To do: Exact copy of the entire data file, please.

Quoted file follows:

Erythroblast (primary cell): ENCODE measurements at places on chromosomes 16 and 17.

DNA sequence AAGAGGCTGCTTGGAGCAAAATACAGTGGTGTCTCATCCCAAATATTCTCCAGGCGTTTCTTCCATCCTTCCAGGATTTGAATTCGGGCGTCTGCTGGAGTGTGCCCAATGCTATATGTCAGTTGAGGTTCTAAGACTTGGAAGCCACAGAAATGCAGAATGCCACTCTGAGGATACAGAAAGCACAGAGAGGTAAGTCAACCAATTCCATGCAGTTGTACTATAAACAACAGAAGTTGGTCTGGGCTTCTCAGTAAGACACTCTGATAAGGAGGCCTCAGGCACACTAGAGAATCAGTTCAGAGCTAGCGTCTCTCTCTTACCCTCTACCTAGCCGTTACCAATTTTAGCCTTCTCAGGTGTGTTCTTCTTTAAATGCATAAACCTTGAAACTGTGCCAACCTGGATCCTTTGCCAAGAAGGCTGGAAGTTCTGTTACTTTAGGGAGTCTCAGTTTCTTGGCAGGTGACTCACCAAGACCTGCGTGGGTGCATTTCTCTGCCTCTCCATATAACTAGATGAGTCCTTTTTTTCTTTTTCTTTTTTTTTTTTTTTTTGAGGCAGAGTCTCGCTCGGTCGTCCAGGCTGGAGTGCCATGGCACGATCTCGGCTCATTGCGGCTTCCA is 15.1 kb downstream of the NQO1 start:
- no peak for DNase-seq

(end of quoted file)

Erythroblast (primary cell): ENCODE measurements at places on chromosomes 16 and 17.

DNA sequence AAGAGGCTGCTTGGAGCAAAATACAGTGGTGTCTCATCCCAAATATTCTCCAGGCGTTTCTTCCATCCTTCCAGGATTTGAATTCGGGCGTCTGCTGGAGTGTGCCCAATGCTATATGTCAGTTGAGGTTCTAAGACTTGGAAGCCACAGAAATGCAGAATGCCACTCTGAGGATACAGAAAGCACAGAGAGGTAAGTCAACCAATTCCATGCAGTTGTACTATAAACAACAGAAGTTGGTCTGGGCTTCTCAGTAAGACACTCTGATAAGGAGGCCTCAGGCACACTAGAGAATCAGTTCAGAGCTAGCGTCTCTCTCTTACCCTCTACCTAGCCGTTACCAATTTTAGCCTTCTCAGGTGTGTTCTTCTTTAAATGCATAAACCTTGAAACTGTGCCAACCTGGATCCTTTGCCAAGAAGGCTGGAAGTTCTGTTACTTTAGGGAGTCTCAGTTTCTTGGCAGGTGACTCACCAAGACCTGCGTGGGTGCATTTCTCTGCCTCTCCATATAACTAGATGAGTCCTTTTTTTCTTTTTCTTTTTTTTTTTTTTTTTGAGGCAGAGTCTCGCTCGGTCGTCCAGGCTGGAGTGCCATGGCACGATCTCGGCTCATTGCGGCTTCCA is 15.1 kb downstream of the NQO1 start:
- no peak for DNase-seq